Health risk perceptions predict smoking-related outcomes in Greek college students
Health risk perception in smoking behavior was prospectively evaluated in a cluster-randomized trial for smoking cessation in Greek college students. Perceived Vulnerability (PV), Precaution Effectiveness, Optimistic Bias, and smoking behavior measures (quit attempts and cessation) were assessed in college-aged Greek student smokers at baseline, end of treatment (3 months), and follow-up (6 months). Using generalized estimating equations, baseline risk perception variables and change in risk perception variables between baseline and end of treatment were examined as predictors of the dichotomous smoking outcome variables. Results revealed that higher baseline PV [OR = 1.42 (1.21, 1.68)] predicted a greater likelihood of a quit attempt (n = 267). An increased likelihood of cessation [OR = 1.41 (1.15, 1.72)] was also predicted by an increase in PV from baseline to end of treatment (n = 243). Overall results suggested that PV was the strongest predictor of smoking behavior change, supporting further examination of health risk perceptions in promoting smoking cessation among Greek college smokers.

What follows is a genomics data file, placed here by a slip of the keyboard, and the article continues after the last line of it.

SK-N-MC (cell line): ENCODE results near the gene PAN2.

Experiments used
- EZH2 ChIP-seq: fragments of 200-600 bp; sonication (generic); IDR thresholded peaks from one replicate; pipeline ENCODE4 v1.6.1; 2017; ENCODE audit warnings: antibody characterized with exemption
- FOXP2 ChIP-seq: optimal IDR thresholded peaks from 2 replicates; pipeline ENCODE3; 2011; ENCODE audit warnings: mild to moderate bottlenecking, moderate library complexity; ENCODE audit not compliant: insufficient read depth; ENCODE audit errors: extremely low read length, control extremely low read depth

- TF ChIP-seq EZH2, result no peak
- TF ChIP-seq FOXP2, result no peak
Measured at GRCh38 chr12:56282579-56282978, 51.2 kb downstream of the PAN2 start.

Psychology of Addictive Behaviors
Jacobson, John D.; Catley, Delwyn; Lee, Hyoung Suk; Harrar, Solomon W.; and Harris, Kari Jo, "Health risk perceptions predict smoking-related outcomes in Greek college students" (2014). SIAS Faculty Publications. 442.
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